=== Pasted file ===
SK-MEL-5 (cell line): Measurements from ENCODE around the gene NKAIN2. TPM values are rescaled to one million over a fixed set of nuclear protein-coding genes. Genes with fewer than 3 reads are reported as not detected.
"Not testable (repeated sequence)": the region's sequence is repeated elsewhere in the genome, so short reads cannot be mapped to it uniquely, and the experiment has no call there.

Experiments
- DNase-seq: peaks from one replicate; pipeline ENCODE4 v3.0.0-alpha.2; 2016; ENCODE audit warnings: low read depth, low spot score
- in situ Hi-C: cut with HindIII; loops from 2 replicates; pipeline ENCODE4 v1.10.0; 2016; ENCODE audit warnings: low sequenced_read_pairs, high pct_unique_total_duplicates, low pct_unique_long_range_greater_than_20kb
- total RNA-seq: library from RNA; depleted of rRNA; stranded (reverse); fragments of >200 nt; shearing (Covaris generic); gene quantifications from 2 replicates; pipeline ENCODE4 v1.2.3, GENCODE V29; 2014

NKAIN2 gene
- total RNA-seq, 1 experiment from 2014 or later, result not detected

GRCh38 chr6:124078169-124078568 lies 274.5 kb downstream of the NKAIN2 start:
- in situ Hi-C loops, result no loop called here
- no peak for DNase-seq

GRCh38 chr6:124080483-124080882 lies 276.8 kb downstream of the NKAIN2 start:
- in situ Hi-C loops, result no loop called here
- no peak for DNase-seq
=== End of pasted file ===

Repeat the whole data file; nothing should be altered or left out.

SK-MEL-5 (cell line): Measurements from ENCODE around the gene NKAIN2. TPM values are rescaled to one million over a fixed set of nuclear protein-coding genes. Genes with fewer than 3 reads are reported as not detected.
"Not testable (repeated sequence)": the region's sequence is repeated elsewhere in the genome, so short reads cannot be mapped to it uniquely, and the experiment has no call there.

Experiments
- DNase-seq: peaks from one replicate; pipeline ENCODE4 v3.0.0-alpha.2; 2016; ENCODE audit warnings: low read depth, low spot score
- in situ Hi-C: cut with HindIII; loops from 2 replicates; pipeline ENCODE4 v1.10.0; 2016; ENCODE audit warnings: low sequenced_read_pairs, high pct_unique_total_duplicates, low pct_unique_long_range_greater_than_20kb
- total RNA-seq: library from RNA; depleted of rRNA; stranded (reverse); fragments of >200 nt; shearing (Covaris generic); gene quantifications from 2 replicates; pipeline ENCODE4 v1.2.3, GENCODE V29; 2014

NKAIN2 gene
- total RNA-seq, 1 experiment from 2014 or later, result not detected

GRCh38 chr6:124078169-124078568 lies 274.5 kb downstream of the NKAIN2 start:
- in situ Hi-C loops, result no loop called here
- no peak for DNase-seq

GRCh38 chr6:124080483-124080882 lies 276.8 kb downstream of the NKAIN2 start:
- in situ Hi-C loops, result no loop called here
- no peak for DNase-seq